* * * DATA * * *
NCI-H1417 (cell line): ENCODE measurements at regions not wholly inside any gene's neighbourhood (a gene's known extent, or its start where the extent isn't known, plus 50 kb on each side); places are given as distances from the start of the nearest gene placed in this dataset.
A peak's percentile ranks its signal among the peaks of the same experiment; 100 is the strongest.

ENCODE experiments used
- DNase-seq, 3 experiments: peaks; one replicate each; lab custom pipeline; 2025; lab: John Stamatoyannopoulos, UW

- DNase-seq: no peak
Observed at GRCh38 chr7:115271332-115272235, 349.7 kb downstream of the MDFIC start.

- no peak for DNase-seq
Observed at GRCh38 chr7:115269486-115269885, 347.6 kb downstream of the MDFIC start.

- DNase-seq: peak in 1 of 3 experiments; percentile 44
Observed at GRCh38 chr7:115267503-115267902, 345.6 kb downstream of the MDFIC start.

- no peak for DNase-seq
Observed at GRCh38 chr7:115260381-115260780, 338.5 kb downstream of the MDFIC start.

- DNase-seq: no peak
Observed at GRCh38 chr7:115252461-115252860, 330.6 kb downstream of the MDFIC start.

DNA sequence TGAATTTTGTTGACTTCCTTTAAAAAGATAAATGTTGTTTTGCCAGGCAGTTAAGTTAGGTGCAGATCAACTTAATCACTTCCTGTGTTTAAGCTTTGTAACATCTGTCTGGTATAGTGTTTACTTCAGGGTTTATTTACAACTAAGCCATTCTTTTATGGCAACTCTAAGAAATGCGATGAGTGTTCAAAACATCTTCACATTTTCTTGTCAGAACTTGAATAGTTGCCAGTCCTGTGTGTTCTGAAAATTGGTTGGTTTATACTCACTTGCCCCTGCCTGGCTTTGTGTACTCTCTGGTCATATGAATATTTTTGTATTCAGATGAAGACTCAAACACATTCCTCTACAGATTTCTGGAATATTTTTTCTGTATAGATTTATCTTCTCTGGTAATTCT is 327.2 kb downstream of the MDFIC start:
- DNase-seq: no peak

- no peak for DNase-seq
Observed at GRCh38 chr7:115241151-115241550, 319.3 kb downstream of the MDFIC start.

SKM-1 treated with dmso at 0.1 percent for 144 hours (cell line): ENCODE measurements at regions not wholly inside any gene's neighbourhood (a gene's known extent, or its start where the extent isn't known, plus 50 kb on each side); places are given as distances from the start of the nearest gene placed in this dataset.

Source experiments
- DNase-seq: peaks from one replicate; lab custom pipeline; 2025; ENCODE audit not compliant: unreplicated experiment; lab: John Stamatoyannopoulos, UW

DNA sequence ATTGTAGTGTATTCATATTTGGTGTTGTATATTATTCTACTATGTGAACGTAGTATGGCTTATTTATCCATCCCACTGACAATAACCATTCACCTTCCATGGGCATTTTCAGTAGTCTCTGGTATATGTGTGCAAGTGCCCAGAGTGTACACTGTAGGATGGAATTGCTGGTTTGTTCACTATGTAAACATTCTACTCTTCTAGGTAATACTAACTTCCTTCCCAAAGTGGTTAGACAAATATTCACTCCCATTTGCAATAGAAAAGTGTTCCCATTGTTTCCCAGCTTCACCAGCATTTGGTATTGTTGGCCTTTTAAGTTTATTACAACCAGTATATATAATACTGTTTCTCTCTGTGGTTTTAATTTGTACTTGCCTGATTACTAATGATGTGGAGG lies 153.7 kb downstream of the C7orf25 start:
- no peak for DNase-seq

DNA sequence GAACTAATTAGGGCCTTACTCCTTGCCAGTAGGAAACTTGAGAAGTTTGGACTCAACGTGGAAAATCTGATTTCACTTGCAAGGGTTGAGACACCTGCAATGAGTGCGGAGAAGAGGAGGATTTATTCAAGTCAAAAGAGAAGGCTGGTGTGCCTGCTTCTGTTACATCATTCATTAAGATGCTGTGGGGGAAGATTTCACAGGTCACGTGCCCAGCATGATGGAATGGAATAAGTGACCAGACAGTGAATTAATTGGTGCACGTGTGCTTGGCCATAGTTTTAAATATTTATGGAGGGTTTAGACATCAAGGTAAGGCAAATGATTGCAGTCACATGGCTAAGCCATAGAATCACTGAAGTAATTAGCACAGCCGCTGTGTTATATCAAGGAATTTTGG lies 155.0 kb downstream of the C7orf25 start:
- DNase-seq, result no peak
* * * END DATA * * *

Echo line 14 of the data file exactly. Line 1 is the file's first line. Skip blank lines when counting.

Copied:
Observed at GRCh38 chr7:115252461-115252860, 330.6 kb downstream of the MDFIC start.